She came in like a wreckingball… and may have earned NBC a reprimand from the Federal Communication Commission (FCC) .

The FCC announced on August 7 that it is investigating whether singer Miley Cyrus violated indecency and profanity rules during her Miley Cyrus: Bangerz Tour concert special in early July. If she is found to have done so, NBC, the station that broadcasted the special, could be on the hook for thousands in fines.

While on stage, Miley toned down her act from her normal concert antics, but her actions were still enough to draw consumer complaints. Among other things, Miley danced proactively with a performer dressed as Abraham Lincoln, wore a skin-tight unitard on stage, and dressed one backup dancer as a marijuana joint.

The FCC told Rolling Stone that it has received four official complaints on the matter. One complaint said, “This was jokingly rated as PG-13/TV-14 and that simply cannot be correct. Miley Cyrus these days needs to be rated either MA or XXX, and nothing of hers should now or ever be aired during any time prior to 12:00 am in whatever time zone her smut is scheduled to air.”



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Another complaint took issue with the Lincoln costume, saying, “[S]he was dressed more in line with a video geared towards MTV, her performance was impropriate for broadcast tv, as she grinded along there was a costumed performer depicting President Lincoln following behind her and alongside her and the character acted quite lecherous even patting her on the backside. Very patriotic for the 4th ya think?”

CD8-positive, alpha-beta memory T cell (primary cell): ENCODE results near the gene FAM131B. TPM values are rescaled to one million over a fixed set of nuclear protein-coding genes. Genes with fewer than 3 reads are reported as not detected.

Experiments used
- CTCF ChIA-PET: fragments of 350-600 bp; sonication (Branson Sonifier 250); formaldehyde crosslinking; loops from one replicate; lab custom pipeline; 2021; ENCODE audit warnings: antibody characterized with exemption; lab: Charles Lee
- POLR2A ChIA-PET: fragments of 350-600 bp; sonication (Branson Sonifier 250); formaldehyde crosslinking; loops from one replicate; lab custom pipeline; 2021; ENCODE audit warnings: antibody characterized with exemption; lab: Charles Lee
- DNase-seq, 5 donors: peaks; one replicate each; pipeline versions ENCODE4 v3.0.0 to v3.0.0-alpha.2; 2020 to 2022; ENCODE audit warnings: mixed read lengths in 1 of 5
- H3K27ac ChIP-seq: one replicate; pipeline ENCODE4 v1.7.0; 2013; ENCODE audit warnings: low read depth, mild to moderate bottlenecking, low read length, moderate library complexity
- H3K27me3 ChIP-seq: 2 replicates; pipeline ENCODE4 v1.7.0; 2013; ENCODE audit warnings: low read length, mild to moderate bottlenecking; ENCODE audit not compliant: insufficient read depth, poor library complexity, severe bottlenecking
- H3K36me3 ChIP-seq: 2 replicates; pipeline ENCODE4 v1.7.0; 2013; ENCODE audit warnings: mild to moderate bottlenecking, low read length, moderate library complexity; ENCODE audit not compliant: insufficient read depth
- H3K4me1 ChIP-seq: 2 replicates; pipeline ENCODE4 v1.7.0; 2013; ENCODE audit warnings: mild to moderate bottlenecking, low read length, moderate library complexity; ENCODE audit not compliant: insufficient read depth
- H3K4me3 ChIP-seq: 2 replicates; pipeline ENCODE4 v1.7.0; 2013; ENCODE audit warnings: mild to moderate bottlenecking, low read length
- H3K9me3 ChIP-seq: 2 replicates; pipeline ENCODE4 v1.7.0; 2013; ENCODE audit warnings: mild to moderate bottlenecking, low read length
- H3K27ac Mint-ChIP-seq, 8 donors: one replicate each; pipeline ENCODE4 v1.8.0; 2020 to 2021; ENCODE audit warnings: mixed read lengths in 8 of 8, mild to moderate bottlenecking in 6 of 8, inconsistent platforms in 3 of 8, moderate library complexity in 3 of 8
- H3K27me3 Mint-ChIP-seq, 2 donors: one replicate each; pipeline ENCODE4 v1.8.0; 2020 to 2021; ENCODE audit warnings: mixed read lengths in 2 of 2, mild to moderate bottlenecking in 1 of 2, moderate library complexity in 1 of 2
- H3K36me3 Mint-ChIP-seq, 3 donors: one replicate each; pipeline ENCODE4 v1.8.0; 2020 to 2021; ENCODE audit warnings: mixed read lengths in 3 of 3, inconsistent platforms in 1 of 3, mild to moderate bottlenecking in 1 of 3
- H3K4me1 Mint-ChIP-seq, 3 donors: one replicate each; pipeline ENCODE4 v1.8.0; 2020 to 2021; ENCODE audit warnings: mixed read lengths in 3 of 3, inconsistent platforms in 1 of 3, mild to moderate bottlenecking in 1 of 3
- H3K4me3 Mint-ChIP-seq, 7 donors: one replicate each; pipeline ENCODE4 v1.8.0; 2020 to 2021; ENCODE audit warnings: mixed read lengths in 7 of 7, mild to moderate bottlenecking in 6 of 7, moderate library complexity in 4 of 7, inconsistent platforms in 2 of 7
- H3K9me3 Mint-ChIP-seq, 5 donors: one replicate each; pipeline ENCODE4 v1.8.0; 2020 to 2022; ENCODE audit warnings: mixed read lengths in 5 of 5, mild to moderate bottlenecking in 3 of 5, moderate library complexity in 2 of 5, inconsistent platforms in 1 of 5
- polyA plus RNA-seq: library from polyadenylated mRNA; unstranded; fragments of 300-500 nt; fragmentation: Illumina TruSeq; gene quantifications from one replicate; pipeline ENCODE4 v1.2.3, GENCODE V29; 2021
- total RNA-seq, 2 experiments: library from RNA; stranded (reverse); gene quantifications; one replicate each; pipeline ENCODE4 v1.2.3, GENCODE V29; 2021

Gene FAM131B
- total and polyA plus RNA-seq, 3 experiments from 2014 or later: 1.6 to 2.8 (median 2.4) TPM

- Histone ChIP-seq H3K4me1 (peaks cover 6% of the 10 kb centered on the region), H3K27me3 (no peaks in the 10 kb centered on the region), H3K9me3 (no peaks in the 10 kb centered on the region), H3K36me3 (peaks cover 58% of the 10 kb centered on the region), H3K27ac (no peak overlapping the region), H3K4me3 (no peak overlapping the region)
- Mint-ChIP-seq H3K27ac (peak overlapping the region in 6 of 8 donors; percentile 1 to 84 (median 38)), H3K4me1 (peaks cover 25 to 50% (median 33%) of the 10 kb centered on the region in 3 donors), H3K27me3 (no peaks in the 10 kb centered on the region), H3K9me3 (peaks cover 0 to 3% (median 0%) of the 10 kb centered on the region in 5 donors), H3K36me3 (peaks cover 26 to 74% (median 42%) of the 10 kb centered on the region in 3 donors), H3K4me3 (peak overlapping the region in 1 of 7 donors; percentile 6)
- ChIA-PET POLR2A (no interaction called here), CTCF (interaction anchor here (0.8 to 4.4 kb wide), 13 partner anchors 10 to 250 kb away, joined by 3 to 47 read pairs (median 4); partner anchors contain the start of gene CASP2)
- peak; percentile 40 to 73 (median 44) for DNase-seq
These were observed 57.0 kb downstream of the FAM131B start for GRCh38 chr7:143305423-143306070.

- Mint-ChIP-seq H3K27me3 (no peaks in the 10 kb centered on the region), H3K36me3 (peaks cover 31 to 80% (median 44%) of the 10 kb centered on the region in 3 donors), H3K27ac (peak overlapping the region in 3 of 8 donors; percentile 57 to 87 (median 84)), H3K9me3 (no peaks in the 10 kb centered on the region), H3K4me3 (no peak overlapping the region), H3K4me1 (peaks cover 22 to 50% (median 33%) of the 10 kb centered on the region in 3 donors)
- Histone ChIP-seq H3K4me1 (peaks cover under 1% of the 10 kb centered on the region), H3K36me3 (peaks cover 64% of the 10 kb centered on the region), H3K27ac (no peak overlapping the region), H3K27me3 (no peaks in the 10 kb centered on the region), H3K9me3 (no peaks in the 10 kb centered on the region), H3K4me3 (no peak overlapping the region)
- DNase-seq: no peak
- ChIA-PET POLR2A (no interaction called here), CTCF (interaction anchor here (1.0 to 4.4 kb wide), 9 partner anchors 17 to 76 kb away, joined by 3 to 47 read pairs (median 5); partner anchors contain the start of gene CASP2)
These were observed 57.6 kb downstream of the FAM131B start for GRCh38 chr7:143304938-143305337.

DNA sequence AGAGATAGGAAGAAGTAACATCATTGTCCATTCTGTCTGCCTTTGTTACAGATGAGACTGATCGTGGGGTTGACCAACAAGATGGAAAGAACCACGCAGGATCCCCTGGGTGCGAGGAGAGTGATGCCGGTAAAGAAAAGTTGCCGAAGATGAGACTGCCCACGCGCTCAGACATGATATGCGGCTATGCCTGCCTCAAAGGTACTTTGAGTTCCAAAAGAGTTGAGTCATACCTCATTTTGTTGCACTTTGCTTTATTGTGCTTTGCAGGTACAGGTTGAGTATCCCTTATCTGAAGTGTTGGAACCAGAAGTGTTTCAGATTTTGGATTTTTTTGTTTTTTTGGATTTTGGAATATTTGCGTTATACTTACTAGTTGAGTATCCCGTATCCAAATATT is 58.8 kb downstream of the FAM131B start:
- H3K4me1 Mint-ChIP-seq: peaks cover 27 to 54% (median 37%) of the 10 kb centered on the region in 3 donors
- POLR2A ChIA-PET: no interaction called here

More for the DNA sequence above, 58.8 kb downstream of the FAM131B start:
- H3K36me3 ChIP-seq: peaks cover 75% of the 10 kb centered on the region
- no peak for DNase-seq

However, according to Fox News, NBC may have been prepared for the complaints and fines all along. When juxtaposed with Cyrus’s recent public image — which includes nudity in her “Wreckingball” video and grinding with Robin Thicke on stage at the 2013 MTV Video Music Awards — the concert seems almost tame.

“NBC put Miley on knowing full well it would generate controversy,” said Dan Gainor, vice president of business & culture at the Media Research Center, told Fox News. “Unless the fine is several million dollars, they will view it as a cost of doing business as a ‘hip’ network.”